Cast: Hugh Jackman, Jake Gyllenhaal, Viola Davis
Director:  Denis Villeneuve

I made a mistake of watching Prisoners alone. All I knew was it was supposed to be a crime thriller, but I didn’t expect to watch what I saw. I thought it was going to be similar to those kinds of movies Hugh Jackman and Jake Gyllenhaal typical appear in. It wasn’t. It was a rather gritty, and had a very dark tone throughout, cutting out every inch of hope that we usually look for in depressing movies. Still, it’s one of those movies where it wasn’t drowned by the names of the people involved, rather it makes the crime stand out, and the desire to solve the puzzle unite the movie into one piece.

It was Thanksgiving, and the Dover and Birch families were enjoying their evening, when their youngest children suddenly go missing. One of the older children suggests that it might have been the RV parked alongside the neighborhood. The case was then assigned to Detective Loki, whose known to have not lost a case. When the RV was found, a suspect, Alex Jones, was taken away. However, without substantial evidence, he was set free. That’s when the movie abruptly splits into two. Keller Dover takes the manner in his own hands, in the only method he knows how. Meanwhile Detective Loki continues to pursuit his case, uncovering pieces of the puzzle that leads to the real culprit.

I found the plot to be predictable. The moment the suspect was taken in, I was already formulating the solution in mind, and how it was connected. Not to mention, there was some obvious evidence pointing out who the real abductor is. It just took a long time to put the pieces together, although by the way some scenes eerily focused on details, it was evident how it all goes together. While it did try to create some mystery and twists, it looked like it was just going to end at the same direction. Even if it was predictable, it didn't take off the chilly factor and the dark tone the whole production was going for, as it managed to snip any kind of hope that movies usually bring in.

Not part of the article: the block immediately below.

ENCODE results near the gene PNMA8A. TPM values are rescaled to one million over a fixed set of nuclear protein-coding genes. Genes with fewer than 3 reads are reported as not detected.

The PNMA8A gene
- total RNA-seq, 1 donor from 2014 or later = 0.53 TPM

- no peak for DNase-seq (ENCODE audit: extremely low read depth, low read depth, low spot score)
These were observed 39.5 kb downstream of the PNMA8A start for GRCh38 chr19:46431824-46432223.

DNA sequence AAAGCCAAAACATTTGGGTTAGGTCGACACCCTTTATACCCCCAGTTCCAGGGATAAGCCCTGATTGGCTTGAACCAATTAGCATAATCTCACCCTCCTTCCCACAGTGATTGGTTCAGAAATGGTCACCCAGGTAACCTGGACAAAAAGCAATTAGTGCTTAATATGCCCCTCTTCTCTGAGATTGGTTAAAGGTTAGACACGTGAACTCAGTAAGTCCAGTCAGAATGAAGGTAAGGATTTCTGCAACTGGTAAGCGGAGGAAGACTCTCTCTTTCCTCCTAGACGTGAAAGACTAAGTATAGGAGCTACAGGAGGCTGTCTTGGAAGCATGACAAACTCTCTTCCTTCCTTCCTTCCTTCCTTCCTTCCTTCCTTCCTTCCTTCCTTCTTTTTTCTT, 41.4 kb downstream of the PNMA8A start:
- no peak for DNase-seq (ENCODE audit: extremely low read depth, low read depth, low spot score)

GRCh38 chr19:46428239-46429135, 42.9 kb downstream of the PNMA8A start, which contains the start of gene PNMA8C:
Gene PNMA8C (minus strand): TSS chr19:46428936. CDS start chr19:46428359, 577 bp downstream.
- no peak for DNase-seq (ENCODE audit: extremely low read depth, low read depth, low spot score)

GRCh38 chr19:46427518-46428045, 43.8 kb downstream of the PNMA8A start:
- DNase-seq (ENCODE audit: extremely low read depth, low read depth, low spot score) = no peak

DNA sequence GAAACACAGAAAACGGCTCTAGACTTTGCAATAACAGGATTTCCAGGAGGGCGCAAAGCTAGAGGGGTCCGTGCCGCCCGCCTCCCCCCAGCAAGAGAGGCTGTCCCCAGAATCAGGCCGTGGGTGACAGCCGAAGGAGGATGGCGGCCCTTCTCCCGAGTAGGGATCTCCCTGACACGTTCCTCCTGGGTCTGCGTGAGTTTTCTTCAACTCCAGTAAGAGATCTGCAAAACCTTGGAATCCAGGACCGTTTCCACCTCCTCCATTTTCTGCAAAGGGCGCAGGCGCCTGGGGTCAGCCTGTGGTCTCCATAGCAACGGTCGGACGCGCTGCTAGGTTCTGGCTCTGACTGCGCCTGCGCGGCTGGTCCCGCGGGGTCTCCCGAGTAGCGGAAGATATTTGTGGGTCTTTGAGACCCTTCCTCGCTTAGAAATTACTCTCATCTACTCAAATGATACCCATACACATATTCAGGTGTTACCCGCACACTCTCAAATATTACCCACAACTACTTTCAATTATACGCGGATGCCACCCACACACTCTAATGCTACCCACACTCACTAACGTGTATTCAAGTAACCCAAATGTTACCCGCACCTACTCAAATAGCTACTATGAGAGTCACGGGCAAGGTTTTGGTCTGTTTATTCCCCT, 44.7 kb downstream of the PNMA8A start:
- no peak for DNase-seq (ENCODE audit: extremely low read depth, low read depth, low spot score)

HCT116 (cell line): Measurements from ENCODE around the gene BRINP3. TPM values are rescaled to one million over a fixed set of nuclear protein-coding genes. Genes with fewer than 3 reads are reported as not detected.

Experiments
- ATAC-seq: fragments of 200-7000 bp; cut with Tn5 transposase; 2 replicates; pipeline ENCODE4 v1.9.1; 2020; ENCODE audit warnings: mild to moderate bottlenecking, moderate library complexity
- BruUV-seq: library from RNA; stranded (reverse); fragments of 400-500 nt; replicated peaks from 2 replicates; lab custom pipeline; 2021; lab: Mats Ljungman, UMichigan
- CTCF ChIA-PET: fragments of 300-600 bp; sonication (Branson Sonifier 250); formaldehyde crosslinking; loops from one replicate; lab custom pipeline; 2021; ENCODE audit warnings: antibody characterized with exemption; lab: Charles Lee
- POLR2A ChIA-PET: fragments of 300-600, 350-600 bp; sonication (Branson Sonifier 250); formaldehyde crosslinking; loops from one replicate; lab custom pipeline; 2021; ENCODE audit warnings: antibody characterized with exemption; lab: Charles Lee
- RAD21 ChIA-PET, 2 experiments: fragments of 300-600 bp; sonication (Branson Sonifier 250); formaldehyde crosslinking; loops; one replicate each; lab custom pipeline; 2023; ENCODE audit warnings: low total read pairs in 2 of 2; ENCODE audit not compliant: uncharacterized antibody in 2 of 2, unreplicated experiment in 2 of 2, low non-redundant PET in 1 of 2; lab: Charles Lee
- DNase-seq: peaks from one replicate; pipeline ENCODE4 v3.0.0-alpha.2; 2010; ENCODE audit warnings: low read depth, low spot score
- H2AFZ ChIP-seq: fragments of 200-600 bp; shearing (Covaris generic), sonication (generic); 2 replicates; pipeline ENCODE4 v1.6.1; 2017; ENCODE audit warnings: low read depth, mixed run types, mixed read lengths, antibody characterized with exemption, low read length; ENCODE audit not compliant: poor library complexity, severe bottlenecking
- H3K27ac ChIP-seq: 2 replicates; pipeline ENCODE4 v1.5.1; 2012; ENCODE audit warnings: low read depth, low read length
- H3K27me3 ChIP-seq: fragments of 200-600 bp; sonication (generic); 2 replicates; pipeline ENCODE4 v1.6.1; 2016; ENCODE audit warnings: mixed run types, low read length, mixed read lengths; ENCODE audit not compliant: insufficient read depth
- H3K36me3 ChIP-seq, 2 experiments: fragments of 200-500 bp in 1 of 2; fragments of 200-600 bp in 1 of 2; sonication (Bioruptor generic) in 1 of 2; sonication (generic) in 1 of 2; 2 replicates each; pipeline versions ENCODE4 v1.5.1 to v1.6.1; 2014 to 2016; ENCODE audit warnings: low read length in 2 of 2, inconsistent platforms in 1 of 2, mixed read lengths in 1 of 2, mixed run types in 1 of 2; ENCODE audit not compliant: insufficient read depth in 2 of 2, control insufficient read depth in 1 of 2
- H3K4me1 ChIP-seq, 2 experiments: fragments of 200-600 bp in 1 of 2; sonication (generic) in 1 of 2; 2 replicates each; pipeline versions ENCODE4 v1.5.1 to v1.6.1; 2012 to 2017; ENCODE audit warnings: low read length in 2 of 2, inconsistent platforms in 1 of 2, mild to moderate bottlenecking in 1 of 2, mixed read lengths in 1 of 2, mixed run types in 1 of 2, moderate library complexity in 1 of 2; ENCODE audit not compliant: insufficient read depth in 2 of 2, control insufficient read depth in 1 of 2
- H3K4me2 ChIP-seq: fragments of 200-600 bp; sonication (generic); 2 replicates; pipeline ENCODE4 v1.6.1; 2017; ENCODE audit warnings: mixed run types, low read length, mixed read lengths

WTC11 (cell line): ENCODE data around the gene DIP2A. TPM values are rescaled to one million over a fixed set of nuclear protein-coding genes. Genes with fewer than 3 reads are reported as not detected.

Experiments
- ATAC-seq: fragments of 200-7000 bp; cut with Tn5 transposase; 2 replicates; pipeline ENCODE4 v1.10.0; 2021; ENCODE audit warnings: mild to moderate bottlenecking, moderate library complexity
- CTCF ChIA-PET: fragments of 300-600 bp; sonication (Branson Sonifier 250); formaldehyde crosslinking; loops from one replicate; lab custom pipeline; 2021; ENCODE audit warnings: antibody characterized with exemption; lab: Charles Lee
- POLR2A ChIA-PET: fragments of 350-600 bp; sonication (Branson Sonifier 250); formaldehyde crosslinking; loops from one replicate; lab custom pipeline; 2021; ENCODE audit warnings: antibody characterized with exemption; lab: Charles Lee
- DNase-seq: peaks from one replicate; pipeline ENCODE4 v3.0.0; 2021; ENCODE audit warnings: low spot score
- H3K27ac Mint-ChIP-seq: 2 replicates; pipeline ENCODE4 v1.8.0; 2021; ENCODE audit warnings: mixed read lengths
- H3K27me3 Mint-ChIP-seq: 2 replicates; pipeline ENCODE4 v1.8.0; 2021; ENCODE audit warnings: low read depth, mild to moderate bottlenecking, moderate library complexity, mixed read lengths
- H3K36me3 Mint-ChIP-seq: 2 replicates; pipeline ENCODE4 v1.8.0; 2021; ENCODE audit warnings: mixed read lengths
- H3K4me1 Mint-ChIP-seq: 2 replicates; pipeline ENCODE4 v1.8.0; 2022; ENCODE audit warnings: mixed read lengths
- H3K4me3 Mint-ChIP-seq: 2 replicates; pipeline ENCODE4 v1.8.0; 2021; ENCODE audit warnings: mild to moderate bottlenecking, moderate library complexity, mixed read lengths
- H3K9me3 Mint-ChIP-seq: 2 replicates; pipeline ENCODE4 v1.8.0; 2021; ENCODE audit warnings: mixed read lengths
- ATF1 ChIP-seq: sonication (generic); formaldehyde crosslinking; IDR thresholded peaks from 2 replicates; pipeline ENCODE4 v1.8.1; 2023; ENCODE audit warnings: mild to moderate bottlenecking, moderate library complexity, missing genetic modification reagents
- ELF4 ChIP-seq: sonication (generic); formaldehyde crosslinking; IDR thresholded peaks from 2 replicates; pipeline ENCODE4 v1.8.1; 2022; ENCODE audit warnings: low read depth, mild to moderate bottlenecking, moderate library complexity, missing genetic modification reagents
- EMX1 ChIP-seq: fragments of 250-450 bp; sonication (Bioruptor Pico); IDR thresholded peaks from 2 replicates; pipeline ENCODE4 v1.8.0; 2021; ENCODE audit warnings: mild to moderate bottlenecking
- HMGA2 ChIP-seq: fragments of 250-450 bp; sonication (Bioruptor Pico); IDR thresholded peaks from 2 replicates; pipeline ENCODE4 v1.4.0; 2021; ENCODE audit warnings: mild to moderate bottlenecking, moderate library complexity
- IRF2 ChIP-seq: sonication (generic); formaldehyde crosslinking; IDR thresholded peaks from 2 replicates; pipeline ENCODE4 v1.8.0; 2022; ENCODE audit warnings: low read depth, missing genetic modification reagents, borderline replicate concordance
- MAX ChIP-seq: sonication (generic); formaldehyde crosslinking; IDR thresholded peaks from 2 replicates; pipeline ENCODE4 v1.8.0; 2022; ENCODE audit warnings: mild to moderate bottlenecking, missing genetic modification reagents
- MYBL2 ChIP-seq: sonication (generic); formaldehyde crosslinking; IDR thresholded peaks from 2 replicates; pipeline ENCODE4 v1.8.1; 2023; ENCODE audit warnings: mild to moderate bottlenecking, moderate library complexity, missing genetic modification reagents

I liked how the movie kept its tone pacing, even for a movie that was a bit too long. A two and a half hour film of pacing around trying to put together pieces that were already exposed within the first thirty minutes of the film. What’s striking, however, is the emotions conveyed by the actors, that doesn't seem to overpower the plot, and compliment to it. While actors performances are usually supposed to stand out, Prisoners was made to be as such that all their performances, whether a physically brutal one by Hugh Jackman, or Jake Gyllenhaal’s rational façade, did not particularly stand out, but helped enhance the effect of the film. It wouldn't be gritty, or dark if it weren't for the different kinds of reaction we see on-screen. You have Jackman’s Keller Dover, who was a physical, go-getter, unstoppable kind of man, who would go through any lengths to get his daughter back. Then you have Gyllenhaal’s Detective Loki, who might look like nothing fazes him at all, but in fact there is an inner turmoil in him that taunts him. He knows he’s near to the answers but can’t quite get in them. There’s Terrence Howard and Viola Davis, whom also showed different reactions to the situation. There’s a variety of people experience the situation, and are all showing different reactions to it regardless of their position in society. 

Despite the plot holes, Prisoners managed to bring a range of emotions into one production. While none of the performance stood out, in a way, they all supported each other into conveying the emotional capacity of the film. It doesn't only play with one side of the story, but allows it to run through the eyes of the victim, and the person that everyone is counting on to finish the job. The characters do clash in terms of their thinking, but they were working on the same goal, and in the process, manages to unfold something deeper, and bigger than what they started out with.


  1. I rated this even lower than you, but I agree about the plot holes I really didn't like the script. It was like it borrowed elements from every single child abduction thriller that existed before. I did like Gyllenhaal and Davis, though.

    1. The plot holes were what irked me most about it. It wasn't original, and I guess I was expecting something different from all the others similar to it. I think the factor that made it a thriller was how Jackman's character took matters to his own hands. Those scenes were something.